As a designer in Dubai, there is always many factors to consider when creating any kind of concept. These includes the client’s needs, requirements and vision, the glamour and luxury of the Dubai market and the styles, technologies and materials that come along with this part of the world, and finally the design studio’s ‘signature style’. We believe in order to create the ideal project for a client, you must know how to balance these elements and design in a way that allows them all to work harmoniously.

In many ways, Dubai has its own Arabesque, glamourous and extravagant style that is usually softened through applying the styles and trends of the west, therefore creating a unique vision that is not found elsewhere.

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4. Have you noticed any instances of architecture/design in the Middle East being exported/adopted overseas? If so, when did you start to notice this and can you give any specific examples? (Alaa)

After construction of the world’s tallest tower ‘Burj Khalifa’ in 2010, we noticed that this inspired many international architects to create their own versions of tall skyscrapers. With the ‘Burj Khalifa’ being such a prominent icon in the Middle East and worldwide, it became clear that pushing the boundaries of architecture on an international scale was to become apparent.

Two examples that come to mind in this instance is the construction of ‘The Shard’ building in London, UK. Irvine Sellar, The Shard’s developer and joint owner is the man behind the ambitious vision of creating an architecturally striking vertical city located in the heart of one of the world’s busiest cities. The Shard was developed to incorporate retail units, offices, a hotel, apartments, restaurants and a public viewing gallery; similar to that of the Burj Khalifa. The ‘Shanghai Tower’ in China is another great example of how Dubai’s architectural innovation sparked similar developments in the east. ‘Shanghai Tower’ was completed in 2016 and currently stands as the tallest building in China and East Asia.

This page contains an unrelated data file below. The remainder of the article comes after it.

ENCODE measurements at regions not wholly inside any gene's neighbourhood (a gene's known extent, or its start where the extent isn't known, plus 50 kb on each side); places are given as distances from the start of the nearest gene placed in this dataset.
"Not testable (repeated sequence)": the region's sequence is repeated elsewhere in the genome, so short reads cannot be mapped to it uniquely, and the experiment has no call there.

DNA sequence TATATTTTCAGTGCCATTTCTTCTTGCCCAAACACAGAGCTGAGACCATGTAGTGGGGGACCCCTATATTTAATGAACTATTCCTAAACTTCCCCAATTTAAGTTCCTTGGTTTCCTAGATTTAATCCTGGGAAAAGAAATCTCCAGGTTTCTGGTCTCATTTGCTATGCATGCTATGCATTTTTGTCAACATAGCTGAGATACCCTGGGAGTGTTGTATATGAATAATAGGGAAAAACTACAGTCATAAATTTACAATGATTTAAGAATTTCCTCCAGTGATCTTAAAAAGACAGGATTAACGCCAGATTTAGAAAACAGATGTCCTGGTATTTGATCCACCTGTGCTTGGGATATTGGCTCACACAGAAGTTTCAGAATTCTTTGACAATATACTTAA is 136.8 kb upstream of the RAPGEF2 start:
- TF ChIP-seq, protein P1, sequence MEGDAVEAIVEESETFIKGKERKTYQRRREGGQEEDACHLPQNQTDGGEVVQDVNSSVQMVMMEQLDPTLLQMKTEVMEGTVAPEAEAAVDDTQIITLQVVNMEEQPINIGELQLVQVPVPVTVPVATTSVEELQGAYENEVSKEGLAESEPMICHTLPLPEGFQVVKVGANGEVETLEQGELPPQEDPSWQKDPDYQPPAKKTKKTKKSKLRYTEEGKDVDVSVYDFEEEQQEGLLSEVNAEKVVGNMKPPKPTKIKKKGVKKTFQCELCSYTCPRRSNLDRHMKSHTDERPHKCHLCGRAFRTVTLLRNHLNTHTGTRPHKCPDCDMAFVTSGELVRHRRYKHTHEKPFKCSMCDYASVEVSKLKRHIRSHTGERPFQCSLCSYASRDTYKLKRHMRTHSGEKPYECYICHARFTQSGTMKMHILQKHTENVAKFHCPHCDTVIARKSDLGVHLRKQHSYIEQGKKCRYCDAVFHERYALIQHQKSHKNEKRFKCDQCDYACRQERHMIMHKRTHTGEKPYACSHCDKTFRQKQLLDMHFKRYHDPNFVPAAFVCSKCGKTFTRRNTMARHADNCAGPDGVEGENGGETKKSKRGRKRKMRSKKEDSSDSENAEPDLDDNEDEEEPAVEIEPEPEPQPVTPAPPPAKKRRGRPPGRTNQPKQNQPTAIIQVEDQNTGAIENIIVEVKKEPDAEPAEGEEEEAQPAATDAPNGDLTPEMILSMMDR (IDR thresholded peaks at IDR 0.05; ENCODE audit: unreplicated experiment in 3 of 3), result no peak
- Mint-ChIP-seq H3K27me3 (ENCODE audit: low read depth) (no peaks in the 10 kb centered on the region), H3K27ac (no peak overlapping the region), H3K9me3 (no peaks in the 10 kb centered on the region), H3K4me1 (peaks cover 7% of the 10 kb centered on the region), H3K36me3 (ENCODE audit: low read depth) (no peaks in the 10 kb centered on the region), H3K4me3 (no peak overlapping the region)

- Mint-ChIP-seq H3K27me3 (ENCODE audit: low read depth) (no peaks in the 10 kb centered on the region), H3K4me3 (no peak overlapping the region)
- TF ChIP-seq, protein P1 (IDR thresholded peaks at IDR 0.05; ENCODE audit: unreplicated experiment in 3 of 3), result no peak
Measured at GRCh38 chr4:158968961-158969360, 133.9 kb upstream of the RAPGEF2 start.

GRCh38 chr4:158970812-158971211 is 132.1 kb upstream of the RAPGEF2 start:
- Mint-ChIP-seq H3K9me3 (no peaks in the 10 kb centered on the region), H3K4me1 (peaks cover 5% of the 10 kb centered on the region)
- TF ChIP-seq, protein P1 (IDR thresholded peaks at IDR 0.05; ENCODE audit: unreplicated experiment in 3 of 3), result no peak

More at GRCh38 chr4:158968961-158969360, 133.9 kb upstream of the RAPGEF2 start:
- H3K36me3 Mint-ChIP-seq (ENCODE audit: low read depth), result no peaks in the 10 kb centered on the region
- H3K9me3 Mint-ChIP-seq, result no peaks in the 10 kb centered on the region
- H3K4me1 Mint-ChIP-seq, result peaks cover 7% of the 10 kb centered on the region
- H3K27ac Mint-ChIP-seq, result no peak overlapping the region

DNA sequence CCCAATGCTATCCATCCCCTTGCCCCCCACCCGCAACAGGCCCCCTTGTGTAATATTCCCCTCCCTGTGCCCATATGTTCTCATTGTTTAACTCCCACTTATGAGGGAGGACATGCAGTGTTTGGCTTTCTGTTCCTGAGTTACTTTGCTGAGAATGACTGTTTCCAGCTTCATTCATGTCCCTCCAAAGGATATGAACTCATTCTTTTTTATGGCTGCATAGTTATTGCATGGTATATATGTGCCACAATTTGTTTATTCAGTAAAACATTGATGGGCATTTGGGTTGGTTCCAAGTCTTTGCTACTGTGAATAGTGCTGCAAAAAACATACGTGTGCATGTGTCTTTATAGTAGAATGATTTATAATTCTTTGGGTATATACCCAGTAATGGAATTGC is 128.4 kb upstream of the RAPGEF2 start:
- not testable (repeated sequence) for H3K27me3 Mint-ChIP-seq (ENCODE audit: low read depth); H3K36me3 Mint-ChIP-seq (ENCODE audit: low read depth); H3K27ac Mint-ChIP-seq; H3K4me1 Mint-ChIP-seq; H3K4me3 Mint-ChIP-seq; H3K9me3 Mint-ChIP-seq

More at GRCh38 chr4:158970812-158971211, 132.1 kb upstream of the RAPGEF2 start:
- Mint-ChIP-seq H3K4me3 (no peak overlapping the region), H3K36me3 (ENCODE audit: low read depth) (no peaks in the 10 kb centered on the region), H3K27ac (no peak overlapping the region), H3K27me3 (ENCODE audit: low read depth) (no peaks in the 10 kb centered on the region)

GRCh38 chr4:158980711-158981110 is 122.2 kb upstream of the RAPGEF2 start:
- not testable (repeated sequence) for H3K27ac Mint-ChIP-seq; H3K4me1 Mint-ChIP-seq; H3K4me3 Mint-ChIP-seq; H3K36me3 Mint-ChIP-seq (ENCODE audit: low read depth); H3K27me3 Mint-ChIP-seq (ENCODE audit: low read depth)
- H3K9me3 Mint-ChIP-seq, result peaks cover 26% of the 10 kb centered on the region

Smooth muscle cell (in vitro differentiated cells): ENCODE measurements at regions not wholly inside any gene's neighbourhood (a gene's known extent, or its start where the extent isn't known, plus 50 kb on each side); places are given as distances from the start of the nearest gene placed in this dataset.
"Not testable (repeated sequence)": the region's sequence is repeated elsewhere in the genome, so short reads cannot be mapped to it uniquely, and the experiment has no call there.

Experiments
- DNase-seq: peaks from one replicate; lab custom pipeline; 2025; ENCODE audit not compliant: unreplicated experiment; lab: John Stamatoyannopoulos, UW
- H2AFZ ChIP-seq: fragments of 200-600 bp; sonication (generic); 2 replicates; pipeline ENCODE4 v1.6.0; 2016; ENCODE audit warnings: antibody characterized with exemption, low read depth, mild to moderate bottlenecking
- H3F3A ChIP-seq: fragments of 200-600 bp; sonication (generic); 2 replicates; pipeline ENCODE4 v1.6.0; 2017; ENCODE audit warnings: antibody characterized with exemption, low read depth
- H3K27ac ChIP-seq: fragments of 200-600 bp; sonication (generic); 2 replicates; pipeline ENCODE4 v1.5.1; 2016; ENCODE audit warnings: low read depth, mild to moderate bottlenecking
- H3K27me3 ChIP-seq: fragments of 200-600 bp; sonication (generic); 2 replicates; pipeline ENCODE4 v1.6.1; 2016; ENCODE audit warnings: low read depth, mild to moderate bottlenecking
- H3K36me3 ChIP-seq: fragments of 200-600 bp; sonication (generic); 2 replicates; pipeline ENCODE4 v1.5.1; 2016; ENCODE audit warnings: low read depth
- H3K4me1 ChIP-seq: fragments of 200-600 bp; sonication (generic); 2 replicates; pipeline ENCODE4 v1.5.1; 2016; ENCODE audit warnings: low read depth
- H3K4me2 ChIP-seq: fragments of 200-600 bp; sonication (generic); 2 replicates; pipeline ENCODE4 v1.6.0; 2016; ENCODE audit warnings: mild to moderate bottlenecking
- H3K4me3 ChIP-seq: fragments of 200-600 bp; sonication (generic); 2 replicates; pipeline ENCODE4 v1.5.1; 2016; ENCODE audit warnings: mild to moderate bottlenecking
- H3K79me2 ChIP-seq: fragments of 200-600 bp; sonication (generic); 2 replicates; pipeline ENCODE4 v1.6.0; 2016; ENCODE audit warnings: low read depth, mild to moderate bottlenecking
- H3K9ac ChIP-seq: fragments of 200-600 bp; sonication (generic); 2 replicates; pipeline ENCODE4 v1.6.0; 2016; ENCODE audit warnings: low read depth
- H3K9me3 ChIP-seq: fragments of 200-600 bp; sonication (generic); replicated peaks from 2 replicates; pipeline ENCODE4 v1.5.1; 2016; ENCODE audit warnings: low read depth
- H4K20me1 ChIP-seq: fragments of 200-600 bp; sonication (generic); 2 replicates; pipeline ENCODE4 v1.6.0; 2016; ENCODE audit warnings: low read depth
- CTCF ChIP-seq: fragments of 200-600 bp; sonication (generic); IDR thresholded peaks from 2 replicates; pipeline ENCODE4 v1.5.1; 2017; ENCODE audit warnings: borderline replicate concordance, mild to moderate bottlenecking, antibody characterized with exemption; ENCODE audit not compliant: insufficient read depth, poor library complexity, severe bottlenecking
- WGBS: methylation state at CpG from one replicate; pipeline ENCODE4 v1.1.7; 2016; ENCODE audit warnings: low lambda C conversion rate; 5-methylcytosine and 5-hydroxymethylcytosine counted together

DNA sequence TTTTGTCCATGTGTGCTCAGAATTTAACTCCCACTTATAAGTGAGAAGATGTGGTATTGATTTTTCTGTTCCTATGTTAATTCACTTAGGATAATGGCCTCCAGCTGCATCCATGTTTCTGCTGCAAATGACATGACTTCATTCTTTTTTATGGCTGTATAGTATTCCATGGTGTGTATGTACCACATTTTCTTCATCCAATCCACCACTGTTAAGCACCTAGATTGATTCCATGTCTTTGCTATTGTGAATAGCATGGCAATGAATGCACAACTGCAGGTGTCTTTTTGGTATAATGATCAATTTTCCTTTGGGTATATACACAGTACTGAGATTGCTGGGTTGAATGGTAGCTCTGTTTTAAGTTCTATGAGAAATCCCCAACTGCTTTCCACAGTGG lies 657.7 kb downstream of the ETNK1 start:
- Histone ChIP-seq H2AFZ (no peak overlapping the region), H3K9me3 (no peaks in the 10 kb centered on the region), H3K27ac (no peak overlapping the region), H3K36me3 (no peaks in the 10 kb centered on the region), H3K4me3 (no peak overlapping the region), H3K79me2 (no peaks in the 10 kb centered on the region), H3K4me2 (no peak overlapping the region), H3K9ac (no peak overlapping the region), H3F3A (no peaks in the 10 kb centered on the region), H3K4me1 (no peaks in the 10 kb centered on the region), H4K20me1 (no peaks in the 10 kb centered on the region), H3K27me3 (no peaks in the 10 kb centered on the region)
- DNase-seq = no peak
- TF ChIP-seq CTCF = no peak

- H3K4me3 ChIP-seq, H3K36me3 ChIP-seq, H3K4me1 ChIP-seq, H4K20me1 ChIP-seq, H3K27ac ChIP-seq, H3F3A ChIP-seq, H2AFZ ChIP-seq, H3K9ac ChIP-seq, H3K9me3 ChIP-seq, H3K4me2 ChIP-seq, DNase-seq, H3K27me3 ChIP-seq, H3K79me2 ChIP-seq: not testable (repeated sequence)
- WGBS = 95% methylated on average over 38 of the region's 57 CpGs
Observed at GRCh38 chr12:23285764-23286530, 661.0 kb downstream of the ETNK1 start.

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Designed by American architectural firm ‘Gensler’ and headed up by Shanghainese architect ‘Jun Xia’, this 128 story tower encapsulated in a glass façade, demonstrates yet another pinnacle of architecture inspired by that of trends from the Middle East.

5. Can you identify an area in the GCC where historic and contemporary designs co-exist beautifully? (Alaa)

There are many areas in the GCC where historic and contemporary designs co-exist beautifully. From an Architectural perspective, Sheikh Zayed Road demonstrates perfectly the blending of older structures with newer, more contemporary architecture. Together it creates a timeless stream of innovative skyscrapers that is ever changing.

Madinat Jumeirah located in Dubai, is another beautiful example of the delicate combination of historic and contemporary design. Based on the concept of a traditional Arabian town, this luxurious 5* resort is the largest in the Emirate and spreads across 40 hectares of landscapes and gardens incorporating boutique hotels, retail shops, a traditional Souk, restaurants, spa’s and wellness retreats as well as residential communities. As well as the stunning design and architecture of this high-end resort, 5.4km of waterways link the various areas of the resort with traditional Abras to transport guests. From a design perspective, what gives this resort such an iconic status is that it has brought Arabian tradition into the twenty first century and is now a hub of modern day life juxtaposed with older values and design.

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The ‘Museum of the Future’ on Sheikh Zayed Road also showcases a more modern contemporary architecture with older traditions. The building itself is somewhat futuristic yet incorporates calligraphy engravings on its facade to resemble the regions history.